Eusebius (ca. A.D. 260-339) quoted Philo on the responsorial chant of the Therapeutae and said that those were the same customs and forms of reciting hymns practiced in the church of his day (Ecclesial History 2.17).

III. The early church offered special music in praise to God.

When the church at Corinth assembled, different members brought their own spiritual offerings to the Lord. “When you come together, each one has a hymn, a lesson, a revelation, a tongue, or an interpretation. Let all things be done for building up” (1 Corinthians 14:26). Paul corrected disorderly behavior but did not forbid the use of such hymns, any more than he did the “lesson, revelation, tongue, or interpretation.” He simply required that all things be done for the edifying of the body. The members offering hymns were singing songs composed under the Spirit’s influence (as in v. 15), or they were ones they had composed or improvised. In either case, the hymns would necessarily be solo offerings since no one else present would know them. The tongue speakers were to speak “one at a time,” and the hymn singers wold also speak (sing) one at a time.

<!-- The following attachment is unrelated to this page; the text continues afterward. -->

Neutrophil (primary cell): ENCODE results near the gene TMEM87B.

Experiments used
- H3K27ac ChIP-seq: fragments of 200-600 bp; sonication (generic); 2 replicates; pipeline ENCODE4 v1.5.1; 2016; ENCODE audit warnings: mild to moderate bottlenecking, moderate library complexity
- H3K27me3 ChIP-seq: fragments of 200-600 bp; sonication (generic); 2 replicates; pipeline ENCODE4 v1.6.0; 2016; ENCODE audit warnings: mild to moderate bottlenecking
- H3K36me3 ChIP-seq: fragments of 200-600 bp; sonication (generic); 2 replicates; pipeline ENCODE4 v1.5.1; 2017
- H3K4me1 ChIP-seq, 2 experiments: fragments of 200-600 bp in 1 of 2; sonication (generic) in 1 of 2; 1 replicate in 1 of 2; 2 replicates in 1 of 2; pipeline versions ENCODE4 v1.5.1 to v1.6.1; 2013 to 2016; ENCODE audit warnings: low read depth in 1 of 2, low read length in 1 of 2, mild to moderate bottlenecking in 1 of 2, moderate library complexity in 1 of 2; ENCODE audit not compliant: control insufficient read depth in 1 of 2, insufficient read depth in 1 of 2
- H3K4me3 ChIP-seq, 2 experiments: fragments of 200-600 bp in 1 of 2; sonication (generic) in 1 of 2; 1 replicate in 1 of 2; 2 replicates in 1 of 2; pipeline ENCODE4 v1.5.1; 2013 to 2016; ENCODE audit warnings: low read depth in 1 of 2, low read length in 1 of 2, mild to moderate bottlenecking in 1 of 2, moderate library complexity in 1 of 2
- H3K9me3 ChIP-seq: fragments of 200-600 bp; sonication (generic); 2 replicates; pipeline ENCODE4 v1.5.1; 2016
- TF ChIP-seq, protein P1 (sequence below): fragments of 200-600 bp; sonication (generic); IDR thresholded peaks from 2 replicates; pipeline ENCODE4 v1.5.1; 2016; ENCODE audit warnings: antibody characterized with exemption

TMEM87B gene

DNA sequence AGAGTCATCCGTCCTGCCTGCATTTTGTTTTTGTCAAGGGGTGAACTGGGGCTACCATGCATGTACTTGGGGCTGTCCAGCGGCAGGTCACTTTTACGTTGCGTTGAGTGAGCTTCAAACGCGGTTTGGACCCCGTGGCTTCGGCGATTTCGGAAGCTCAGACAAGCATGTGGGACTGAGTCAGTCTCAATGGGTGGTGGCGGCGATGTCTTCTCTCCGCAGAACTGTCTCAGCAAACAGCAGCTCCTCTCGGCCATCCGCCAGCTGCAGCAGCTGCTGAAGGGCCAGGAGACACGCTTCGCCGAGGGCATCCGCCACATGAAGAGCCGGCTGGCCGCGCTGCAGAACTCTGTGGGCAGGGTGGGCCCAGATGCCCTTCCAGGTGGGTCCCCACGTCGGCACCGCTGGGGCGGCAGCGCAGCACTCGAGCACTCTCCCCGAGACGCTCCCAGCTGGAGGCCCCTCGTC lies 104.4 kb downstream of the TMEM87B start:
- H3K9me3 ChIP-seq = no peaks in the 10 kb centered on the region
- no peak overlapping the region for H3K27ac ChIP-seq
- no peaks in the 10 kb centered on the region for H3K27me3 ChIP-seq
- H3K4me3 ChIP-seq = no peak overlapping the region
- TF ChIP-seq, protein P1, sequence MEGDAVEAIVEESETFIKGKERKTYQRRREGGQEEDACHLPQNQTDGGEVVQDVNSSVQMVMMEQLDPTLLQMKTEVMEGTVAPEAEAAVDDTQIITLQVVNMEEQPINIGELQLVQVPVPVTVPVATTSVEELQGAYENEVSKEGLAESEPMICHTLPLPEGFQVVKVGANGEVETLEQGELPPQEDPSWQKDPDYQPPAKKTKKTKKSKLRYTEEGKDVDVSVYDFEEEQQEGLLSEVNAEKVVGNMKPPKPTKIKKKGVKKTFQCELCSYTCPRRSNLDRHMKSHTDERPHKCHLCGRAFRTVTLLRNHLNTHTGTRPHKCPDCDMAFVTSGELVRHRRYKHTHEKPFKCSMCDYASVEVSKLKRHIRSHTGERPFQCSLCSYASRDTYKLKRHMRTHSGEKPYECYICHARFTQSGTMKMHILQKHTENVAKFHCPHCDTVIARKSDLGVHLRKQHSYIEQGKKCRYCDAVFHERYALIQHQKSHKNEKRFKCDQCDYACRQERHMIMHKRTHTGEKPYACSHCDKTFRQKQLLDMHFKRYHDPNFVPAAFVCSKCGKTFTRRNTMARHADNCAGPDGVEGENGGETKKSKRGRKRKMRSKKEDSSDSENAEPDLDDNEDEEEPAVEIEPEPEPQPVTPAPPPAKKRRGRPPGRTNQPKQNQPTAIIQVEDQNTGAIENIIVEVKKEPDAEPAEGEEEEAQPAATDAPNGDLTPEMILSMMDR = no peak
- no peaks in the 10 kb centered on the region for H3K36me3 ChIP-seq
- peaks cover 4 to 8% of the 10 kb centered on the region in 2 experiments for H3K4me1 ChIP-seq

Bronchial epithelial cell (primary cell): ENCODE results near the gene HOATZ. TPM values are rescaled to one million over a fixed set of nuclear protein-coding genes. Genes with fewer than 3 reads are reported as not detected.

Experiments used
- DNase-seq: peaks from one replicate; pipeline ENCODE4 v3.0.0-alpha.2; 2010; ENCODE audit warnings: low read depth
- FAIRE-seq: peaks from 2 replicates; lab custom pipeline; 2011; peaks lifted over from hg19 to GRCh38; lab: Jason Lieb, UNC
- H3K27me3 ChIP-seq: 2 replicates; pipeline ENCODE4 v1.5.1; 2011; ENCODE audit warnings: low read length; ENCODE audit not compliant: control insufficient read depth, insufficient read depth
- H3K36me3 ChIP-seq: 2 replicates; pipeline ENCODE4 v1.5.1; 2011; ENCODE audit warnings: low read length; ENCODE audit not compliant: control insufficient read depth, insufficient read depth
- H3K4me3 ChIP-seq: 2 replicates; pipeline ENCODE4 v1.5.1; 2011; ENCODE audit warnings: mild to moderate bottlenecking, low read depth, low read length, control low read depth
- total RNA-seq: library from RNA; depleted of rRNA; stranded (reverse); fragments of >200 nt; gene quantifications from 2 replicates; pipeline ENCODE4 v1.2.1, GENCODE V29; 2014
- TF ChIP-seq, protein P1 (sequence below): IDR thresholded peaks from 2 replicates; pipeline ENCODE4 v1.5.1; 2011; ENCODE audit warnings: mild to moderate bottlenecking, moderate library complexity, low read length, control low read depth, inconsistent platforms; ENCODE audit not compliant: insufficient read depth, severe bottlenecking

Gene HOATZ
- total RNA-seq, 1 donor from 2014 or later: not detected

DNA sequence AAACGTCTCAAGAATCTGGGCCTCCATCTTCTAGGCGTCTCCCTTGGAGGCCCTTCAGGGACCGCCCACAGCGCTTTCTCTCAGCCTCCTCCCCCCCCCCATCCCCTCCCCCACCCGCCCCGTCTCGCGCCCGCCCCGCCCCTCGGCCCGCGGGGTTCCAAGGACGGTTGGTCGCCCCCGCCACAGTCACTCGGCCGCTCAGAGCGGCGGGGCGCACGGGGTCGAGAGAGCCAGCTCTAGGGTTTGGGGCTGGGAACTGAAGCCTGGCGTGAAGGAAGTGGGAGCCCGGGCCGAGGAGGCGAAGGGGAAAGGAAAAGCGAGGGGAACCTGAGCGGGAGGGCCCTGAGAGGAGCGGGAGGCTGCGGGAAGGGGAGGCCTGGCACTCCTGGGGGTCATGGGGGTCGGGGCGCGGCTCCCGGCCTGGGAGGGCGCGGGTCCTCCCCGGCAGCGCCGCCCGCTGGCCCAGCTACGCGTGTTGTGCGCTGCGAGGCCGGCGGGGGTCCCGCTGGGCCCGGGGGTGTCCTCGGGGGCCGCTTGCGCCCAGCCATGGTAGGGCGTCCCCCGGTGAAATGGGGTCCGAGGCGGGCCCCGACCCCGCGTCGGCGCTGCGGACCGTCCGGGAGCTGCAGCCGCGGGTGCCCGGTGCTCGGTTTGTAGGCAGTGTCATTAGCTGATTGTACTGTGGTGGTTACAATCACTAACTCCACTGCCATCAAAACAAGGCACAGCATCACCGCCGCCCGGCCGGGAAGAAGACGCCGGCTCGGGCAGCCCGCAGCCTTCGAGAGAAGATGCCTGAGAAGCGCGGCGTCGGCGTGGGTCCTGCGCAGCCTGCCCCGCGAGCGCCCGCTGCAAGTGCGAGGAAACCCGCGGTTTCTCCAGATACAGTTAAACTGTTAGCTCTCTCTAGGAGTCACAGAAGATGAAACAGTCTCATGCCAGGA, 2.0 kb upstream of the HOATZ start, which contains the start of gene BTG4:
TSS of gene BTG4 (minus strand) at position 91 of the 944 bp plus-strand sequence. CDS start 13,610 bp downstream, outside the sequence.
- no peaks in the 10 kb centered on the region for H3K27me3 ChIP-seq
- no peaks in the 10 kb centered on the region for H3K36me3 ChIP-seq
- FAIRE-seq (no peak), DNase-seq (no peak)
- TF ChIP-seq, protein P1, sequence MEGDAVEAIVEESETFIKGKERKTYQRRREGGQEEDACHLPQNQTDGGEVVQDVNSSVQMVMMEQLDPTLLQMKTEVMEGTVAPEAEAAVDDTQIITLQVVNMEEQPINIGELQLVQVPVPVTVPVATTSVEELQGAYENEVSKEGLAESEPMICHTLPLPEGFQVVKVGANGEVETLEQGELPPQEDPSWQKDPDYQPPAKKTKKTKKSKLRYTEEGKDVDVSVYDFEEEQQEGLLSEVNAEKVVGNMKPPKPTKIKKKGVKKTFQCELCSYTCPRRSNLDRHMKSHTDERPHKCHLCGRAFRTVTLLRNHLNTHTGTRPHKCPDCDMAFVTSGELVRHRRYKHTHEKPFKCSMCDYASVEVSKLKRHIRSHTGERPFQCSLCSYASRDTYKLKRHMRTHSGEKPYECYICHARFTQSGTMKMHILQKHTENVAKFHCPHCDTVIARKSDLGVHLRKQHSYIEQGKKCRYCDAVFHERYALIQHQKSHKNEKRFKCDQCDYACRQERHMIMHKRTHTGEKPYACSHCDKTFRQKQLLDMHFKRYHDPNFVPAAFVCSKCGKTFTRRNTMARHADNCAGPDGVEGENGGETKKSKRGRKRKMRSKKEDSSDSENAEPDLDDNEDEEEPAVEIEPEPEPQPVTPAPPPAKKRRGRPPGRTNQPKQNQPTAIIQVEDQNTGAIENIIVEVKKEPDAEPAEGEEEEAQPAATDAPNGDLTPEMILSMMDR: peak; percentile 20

In the Gospel Advocate commentary series, J.W. Shepherd commented on v. 26: “A graphic picture is given of the assembled church, eager to contribute, each his part, to the services” (p. 213). Jimmy Allen of Harding University says in his survey of First Corinthians on v. 26 that “Apparently, there was solo singing by gifted people in the assembly at Corinth” (p. 177).

Tertullian (A.D. 160-220) says that solo singing was practiced in Christian gatherings. Speaking of the Christian love and worship at the love feast, he says, “then each, from what he knows of the Holy Scriptures, or from his own heart, is called before the rest to sing to God” (Apology 39:18, Loeb Classical Library).